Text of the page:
Fast-Growing Pinduoduo Searches for its Niche
*Group-buying e-commerce platform Pinduoduo saw its stock price soar on its Nasdaq debut, but concerns over counterfeit good saw the price decline
*The money-losing company, which has focused on the low-end market and China’s smaller cities, is yet to find its niche in China’s competitive e-commerce sector
It’s been a busy week for Pinduoduo.
On Thursday, the group-buying e-commerce platform made a strong debut on the Nasdaq, following a $1.63 billion initial public offering (IPO) that was one of the biggest floats by a Chinese enterprise this year. Its share price soared 40%.
But this was followed by consecutive drops after reports that it was selling counterfeit goods. It closed up 0.4% on Tuesday, but returned to contraction during after-hour trading, despite the company holding a press conference asserting that it had been cracking down on fakes and calling for joint industry efforts to tackle fraud.
Now, the Shanghai-based company is under investigation by a local regulator over the alleged counterfeits, the state market watchdog said on Wednesday.
The company spent only three years from formation to floatation, and remains somewhat of a mystery in an e-commerce industry dominated by Alibaba Group Holding Ltd. and JD.com Inc.
But it is mounting a challenge. By the end of March, the number of annual active buyers on Pinduoduo was 295 million, barely trailing JD.com’s 302 million during the same period. By the end of June, the figure for Pinduoduo was 343.6 million, though it still lagged behind JD.com.
However, Pinduoduo is still a money-losing company. Investors and industry observers haven’t had enough time to study the company’s business model. Instead, they note that it is connected to big names — namely social media giant Tencent Holdings Ltd. — and has been compared to Alibaba’s Taobao marketplace in its early days, when counterfeit and shoddy goods were abundant.
Counterfeits or not?
Pinduoduo founder Huang Zheng said that for first-generation e-commerce sites, it is easy for store operators to sell counterfeits and hard to protect consumer rights.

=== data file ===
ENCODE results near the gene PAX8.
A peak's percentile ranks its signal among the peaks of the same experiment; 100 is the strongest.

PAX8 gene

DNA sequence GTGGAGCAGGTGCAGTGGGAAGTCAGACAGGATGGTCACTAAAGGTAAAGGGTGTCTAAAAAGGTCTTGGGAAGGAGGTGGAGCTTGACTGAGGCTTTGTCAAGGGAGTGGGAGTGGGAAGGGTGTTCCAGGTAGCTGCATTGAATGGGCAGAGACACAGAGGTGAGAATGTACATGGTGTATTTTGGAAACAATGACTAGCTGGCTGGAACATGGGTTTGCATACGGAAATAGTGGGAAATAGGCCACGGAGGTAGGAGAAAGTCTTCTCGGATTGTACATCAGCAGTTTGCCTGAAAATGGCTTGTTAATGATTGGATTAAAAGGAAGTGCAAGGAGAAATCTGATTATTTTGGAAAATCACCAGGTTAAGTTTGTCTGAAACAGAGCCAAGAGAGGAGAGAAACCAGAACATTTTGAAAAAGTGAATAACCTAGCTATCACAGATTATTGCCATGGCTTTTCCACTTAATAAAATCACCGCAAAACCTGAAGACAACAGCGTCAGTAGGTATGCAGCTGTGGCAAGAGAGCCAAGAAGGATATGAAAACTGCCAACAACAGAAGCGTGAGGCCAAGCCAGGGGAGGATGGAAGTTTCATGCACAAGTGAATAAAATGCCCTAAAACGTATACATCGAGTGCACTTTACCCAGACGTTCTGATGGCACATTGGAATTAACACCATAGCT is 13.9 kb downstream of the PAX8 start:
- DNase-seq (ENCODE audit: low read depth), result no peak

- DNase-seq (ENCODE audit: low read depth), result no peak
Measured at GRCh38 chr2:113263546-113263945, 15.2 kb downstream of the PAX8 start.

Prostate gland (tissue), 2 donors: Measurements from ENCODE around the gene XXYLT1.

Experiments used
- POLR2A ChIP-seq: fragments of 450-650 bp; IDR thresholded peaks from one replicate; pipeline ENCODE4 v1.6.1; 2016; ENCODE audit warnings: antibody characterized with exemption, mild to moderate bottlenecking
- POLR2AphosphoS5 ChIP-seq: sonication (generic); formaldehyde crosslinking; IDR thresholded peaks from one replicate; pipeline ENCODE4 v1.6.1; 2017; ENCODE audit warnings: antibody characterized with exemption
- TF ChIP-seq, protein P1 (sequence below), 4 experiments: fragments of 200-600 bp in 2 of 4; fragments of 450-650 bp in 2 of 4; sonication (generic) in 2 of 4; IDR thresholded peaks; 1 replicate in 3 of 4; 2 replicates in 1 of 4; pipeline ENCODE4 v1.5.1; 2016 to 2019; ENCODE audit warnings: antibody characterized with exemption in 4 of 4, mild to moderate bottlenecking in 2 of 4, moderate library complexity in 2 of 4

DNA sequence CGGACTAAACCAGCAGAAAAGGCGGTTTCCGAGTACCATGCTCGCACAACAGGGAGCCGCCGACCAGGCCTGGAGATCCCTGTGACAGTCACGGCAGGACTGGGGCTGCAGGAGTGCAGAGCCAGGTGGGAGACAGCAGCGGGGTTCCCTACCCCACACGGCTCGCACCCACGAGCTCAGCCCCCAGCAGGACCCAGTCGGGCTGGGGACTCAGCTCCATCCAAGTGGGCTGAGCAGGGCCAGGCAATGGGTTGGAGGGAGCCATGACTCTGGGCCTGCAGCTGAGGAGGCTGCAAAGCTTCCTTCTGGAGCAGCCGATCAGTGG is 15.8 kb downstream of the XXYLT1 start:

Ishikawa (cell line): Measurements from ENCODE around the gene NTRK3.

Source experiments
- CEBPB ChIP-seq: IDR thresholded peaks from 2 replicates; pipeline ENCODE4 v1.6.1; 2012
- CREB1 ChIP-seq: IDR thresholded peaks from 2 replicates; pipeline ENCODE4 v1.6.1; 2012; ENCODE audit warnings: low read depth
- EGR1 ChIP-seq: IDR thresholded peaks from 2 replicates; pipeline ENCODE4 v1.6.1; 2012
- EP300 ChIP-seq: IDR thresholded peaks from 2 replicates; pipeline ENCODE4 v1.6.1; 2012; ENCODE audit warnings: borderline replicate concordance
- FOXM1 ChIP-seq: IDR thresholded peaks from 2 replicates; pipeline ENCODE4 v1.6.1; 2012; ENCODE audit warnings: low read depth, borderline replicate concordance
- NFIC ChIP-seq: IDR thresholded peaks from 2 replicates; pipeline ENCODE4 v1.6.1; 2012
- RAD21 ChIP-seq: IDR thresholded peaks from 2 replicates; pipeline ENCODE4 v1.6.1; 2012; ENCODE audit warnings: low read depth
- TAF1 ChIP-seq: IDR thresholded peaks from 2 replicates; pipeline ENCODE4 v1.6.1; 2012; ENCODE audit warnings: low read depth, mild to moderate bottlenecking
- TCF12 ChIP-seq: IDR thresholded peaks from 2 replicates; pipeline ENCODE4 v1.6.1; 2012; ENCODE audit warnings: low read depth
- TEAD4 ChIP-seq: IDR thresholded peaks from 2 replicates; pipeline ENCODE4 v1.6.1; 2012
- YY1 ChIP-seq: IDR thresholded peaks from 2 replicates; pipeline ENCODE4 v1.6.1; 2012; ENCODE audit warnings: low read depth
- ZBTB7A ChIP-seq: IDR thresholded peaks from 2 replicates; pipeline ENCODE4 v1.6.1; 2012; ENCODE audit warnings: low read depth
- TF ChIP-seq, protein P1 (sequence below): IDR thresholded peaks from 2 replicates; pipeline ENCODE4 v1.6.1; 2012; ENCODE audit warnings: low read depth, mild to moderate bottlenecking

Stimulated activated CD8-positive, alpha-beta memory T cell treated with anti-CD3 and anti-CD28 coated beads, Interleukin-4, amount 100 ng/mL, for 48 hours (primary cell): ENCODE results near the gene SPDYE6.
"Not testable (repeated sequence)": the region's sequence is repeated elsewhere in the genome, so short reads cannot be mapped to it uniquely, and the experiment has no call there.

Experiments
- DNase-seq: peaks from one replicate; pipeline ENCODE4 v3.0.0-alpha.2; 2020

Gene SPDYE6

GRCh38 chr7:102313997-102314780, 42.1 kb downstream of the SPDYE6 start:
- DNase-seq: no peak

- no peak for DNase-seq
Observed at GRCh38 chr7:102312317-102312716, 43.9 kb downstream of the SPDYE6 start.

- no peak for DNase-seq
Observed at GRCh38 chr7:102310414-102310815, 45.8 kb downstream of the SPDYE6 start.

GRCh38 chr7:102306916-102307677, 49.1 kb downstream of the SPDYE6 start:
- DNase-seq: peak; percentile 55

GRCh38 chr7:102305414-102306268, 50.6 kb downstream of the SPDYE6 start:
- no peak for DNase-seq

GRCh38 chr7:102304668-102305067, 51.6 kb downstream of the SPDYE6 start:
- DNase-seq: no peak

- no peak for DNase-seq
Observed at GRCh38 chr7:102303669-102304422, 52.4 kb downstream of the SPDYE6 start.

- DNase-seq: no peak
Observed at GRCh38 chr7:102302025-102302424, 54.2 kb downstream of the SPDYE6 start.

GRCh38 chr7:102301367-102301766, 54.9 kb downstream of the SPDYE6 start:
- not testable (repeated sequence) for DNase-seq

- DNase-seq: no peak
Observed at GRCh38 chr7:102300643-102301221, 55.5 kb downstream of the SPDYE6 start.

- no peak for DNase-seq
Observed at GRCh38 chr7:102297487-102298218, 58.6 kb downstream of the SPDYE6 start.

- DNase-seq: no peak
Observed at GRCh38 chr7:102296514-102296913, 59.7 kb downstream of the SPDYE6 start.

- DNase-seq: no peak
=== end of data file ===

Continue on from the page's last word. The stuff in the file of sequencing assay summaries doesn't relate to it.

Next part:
Taobao continues to shutter unqualified stores, but still hasn’t shed its reputation for knockoffs: It’s been included on the United States Trade Representative’s (USTR) “notorious markets” list three times. The USTR’s latest list, published in January, said that Taobao offered “a high volume of infringing products.”
Pinduoduo had 343.6 million active users in June. Photo: VCG
On Tuesday, Pinduoduo said that it has removed more than 10 million problematic goods from its platform.
In most cases, sellers on Pinduoduo are required to compensate buyers 10 times the price of a product if it is determined to be fake. Huang said that, as a third-party platform that connects buyers with sellers, the merchants pay the penalties and Pinduoduo doesn’t touch the money.
But the situation is more complicated. Consumers have complained about being fooled by faux brands on Pinduoduo that sound legitimate — for example, a “Svmsung” (Samsung) television or a “Mr. Msevlce” (Mr. Muscle) cleaner.
Huang said that a growing e-commerce site can’t skip a phase in which there are counterfeits, but that Pinduoduo will go through the period faster than Taobao.
“I can’t promise that there are zero shoddy products on the platform, but in terms of proportion, it will be lower and lower,” he said.
When Huang, a former Google engineer, founded Pinduoduo’s predecessor Pinhaohuo in 2015, he expected it to become an online version of Costco Wholesale Corp. Three years later, he said that Pinduoduo should be a combination of Costco and Walt Disney Co. — both cost-effective and entertaining.
Pinduoduo is noted for its “group purchase” model that encourages buyers of groceries, electronic devices and other goods to invite their friends to join in the shopping for a discount. The more that join, the steeper the discount.